Reactjs state not updating

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  constructor(props) {

    super(props);
    this.state = {
      active: false,
      showSideBar: false,
      className: ""
    }
  }
  componentDidMount() {
    if (this.props.overlay) {
      this.setState({
        className: "wrapper_overlay"
      });
      alert(this.state.className);
    }
    else if (this.props.SideBarWithIcon) {
      this.setState({
        className: "wrapper_clopsed"
      });
    }
  }

I am updating my state with the help of the props but the component is getting props but state is not updating

setState is asynchronous. Just alert in a callback to the method instead.

if (this.props.overlay) {
  this.setState(
    { className: "wrapper_overlay" },
    () => alert(this.state.className);
  );
}

Note: you can, and should, also use shouldComponentUpdate to check for when a setState call completes

(React) setState not updating - JavaScript, Hi friends, setState is not updating values in the state for some reason when I pause the timer although it's receiving correct parameters. For some reason, it is not updating the state. I put a console log in the 'if' part of my use effect to check it was even getting to that bit and the console log prints out fine so I am not sure as to why the button will not change.

Since setstate is async in nature so you maynot see updated state in alert. You can use that in callback which will be called once the setstate is done. like this

componentDidMount() {
    if (this.props.overlay) {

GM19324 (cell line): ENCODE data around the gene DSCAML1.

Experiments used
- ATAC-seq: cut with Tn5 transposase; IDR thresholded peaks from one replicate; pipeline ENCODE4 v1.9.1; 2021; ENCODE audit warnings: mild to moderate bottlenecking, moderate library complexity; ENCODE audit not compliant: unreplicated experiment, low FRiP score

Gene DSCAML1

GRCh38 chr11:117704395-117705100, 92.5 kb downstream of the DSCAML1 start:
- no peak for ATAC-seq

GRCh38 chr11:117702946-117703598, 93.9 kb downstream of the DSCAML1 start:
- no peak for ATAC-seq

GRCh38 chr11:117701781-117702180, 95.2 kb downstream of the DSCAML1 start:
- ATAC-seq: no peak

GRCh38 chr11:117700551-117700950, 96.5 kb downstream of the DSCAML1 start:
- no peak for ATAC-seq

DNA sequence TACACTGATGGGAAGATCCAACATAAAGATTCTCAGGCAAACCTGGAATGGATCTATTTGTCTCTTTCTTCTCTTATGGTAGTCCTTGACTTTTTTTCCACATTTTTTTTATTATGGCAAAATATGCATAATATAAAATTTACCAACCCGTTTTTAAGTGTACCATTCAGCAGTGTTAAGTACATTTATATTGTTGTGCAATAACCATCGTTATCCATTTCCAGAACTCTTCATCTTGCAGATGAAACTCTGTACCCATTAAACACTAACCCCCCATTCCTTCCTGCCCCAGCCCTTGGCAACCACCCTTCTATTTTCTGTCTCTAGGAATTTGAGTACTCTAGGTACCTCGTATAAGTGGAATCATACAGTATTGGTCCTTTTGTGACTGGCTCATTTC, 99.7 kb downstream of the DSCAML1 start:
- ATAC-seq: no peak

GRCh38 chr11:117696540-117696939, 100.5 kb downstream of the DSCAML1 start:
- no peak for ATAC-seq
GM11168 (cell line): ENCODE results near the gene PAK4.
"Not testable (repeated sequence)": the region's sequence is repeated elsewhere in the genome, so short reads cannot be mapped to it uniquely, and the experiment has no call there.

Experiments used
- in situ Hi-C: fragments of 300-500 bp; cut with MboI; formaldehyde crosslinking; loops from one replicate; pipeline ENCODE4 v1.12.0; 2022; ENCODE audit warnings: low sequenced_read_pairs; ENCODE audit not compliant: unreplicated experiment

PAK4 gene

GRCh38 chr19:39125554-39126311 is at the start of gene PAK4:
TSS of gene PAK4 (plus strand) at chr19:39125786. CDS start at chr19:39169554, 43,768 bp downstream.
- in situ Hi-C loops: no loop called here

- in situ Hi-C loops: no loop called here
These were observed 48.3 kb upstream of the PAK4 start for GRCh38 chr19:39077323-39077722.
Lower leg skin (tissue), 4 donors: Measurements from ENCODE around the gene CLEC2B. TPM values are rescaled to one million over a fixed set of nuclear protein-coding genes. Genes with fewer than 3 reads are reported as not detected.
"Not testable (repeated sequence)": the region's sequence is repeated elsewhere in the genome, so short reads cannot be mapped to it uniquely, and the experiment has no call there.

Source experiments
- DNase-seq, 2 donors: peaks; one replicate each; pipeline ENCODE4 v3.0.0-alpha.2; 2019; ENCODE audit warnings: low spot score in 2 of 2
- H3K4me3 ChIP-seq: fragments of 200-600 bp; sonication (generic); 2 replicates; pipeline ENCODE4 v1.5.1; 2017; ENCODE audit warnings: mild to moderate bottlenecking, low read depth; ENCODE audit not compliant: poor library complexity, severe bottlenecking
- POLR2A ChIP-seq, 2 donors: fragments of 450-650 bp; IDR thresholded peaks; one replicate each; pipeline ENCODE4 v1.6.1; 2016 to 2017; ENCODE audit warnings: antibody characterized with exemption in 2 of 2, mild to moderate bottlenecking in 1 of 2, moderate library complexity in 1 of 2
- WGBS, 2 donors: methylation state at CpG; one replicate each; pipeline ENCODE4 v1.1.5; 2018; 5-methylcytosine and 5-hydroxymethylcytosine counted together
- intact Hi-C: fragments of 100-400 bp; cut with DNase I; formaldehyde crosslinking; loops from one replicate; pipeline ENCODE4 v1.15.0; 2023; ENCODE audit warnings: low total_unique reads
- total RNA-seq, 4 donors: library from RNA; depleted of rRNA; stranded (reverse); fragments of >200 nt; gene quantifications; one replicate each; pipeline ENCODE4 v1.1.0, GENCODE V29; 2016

this.setState({
        className: "wrapper_overlay"
      }, ()=> {alert(this.state.className);});
   }

React setState usage and gotchas, apply the new values to the state until the component is reconciled. reactjs - React Child Component Not Updating After Parent State Change - Stack Overflow. I'm attempting to make a nice ApiWrapper component to populate data in various child components. From everything I've read, this should work: https://jsfiddle.net/vinniejames/m1mesp6z/1/class. Stack Overflow.

State updates may be asynchronous

React may batch multiple setState() calls into a single update for performance.

Because this.props and this.state may be updated asynchronously, you should not rely on their values for calculating the next state.

// Wrong
this.setState({
    className: "wrapper_overlay"
  });

To fix it, use a second form of setState() that accepts a function rather than an object.

// Correct
this.setState((state, props) => ({
  className: "wrapper_overlay"
}));

or just

this.setState(() => ({
  className: "wrapper_overlay"
}));

Why my setState doesn't work?, Can't perform a React state update on an unmounted component This is a no op? This happens because ItemList is pure, and because pushing a new item on the this.state.items array does not replace the underlying array. When ItemList is asked to re-render, it will notice that its props haven’t changed and it will not re-render. Recap. So there you go: that’s why you shouldn’t mutate state, even if you immediately call setState.

In React.js, running program thread does not wait for setting state and continues its execution, until and unless operation defined in setState() callback.